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- See NPO Vympel for the Russian air-to-air missiles designer
|Country|| Soviet Union (1981–1991)
Russian Federation (1991–)
|Size||≈ 1000 operators|
|Part of||FSB (1991–present)|
|Garrison/HQ||Mainly different Moscow districts|
|Colors||Green or Red|
Spetsgruppa "B" (Cyrillic for V), often referred to as Vympel (pennant in Russian, originated from German wimpel, and having the same meaning), but also known as KGB Directorate "B" , Vega Group is an elite Russian spetsnaz unit under the command of the FSB.
Vympel is the sister unit of Spetsgruppa "A"(Alpha Group), an KGB/FSB unit, specialised in counter-terrorism missions and covert operations.
The exact lineage of Vympel is not known but the unit was formed in 1981 by the KGB Maj. Gen. Yuri Ivanovitch Drozdov within the First Chief Directorate of the KGB, as a dedicated spetsnaz unit specialised in deep penetration, sabotage, universal direct and covert action, protection of Soviet embassies and espionage cell activation in case of war. Most of the Vympel operatives mastered two or three foreign languages since they were intended to act in foreign countries, deep behind enemy lines.
Vympel quickly gained the reputation of being among the best Soviet special forces units, surpassing its GRU and MVD counterparts. However, after the collapse of the USSR, Vympel was decimated by endless re-organisation and re-definition. It passed under the aegis of the Security Ministry before being receded to the GUO (the two institutions were short-lived offspring of the ex-KGB during the Boris Yeltsin era) and finally passed to the MVD (Interior Ministry). However, the militsiya had no use for such a unit. The bulk of the Vympel operatives could not stand the humiliation of being subordinated to the police, and duly resigned: of 278 officers, only 57 chose to remain within the MVD. The unit was renamed "Vega."
In 1995, the FSB Special Operations Center (TsSN FSB) was granted control over Vympel. The group regained its original name and was reintegrated into the Intelligence Service structures. The emphasis shifted from covert and clandestine sabotage operations to counter-terrorism and nuclear safety enforcement. Vympel operatives undergo special training related to improvised or special explosive devices, permitting them to use "terrorist-like" tactics to carry out their operations. Physical training includes close hand combat, parachute training, diving, underwater combat techniques, climbing, and alpine rope techniques. Regional groups of Vympel were deployed in cities with especially important nuclear facilities.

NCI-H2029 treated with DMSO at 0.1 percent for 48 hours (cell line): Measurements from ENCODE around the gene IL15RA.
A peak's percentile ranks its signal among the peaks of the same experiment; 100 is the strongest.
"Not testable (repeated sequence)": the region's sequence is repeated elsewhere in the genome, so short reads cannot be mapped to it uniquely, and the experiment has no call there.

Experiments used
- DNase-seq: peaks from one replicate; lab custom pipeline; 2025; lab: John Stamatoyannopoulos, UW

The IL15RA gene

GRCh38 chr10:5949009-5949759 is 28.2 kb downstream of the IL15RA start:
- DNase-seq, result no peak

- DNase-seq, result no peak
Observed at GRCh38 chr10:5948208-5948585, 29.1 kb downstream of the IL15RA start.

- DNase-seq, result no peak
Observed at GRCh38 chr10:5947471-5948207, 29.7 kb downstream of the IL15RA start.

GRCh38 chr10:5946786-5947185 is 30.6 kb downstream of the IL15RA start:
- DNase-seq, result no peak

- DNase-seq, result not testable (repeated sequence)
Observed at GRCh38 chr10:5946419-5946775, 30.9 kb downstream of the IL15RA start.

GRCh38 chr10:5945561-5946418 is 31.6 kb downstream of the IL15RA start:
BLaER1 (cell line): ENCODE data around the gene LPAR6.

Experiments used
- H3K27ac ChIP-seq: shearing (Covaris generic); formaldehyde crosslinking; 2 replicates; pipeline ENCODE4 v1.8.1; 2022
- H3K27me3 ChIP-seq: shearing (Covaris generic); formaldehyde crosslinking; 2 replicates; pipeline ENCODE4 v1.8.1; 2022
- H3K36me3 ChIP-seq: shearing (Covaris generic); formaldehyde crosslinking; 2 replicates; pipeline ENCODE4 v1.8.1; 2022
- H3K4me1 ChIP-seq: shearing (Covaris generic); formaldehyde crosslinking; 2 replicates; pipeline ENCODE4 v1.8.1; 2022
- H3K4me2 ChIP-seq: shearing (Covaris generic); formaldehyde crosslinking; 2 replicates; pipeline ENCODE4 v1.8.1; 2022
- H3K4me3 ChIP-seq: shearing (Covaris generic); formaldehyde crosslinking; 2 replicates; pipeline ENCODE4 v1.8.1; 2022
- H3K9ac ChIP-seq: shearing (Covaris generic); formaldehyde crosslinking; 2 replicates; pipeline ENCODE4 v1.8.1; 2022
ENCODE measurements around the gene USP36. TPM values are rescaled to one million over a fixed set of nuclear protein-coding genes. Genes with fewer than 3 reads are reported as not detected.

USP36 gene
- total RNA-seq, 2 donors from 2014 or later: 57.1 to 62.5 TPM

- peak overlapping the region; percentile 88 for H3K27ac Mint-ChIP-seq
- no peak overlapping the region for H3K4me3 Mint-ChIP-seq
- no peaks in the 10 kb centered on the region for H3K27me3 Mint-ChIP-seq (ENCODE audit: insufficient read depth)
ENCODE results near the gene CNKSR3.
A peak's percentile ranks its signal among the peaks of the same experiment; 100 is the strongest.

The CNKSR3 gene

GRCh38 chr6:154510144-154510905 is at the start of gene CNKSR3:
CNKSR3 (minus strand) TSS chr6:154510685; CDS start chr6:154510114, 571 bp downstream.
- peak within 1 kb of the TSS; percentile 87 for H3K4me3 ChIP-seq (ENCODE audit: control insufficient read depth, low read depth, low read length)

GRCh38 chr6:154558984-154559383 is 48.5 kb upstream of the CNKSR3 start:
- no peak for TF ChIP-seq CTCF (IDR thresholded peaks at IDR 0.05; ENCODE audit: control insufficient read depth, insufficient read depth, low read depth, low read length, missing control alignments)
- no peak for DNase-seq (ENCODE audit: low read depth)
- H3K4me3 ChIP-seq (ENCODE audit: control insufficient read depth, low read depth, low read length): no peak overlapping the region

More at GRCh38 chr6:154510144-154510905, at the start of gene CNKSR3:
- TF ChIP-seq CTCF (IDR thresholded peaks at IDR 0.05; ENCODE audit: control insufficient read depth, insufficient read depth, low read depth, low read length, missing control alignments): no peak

Vympel (i.e. the Directorate "V" of the TsSN FSB) is still a classified and secretive unit. It took part in Russia's Chechen campaigns and in storming of the Supreme Soviet building during the 1993 Russian constitutional crisis. Little is known about its current operations and activities, the exception being the capture of the Chechen militant leader Salman Raduyev in March 2000 and the assault on the school in Beslan in September 2004.
Vympel training is the same as Alpha Group. All Vympel operatives are trained in tactical operations, parachuting, driving various vehicles, trained in methods of intelligence gathering, and other specialized skills.
- Russia – Alpha Group, a sister KGB/FSB unit; specialised in counter-terrorism missions and covert operations
- Pakistan - Special Service Group Navy
- United Kingdom – Special Air Service
- Ireland - Army Ranger Wing
- Belgium – Special Forces Group
- Canada – Joint Task Force 2
- United States – 1st SFOD-D
- Poland – GROM
- United States – 'Seal Team 6'
- Sweden – Special Operations Group
- Germany – Kommando Spezialkräfte
- South Korea – 707th Special Mission Battalion
- France – 1er RPIMa
- Australia – Special Air Service Regiment
- South Africa - South African Special Forces
- Spain - Special Intervention Unit (UEI)
- Boris Volodarsky, License to Kill, Wall Street Journal, 20 December 2006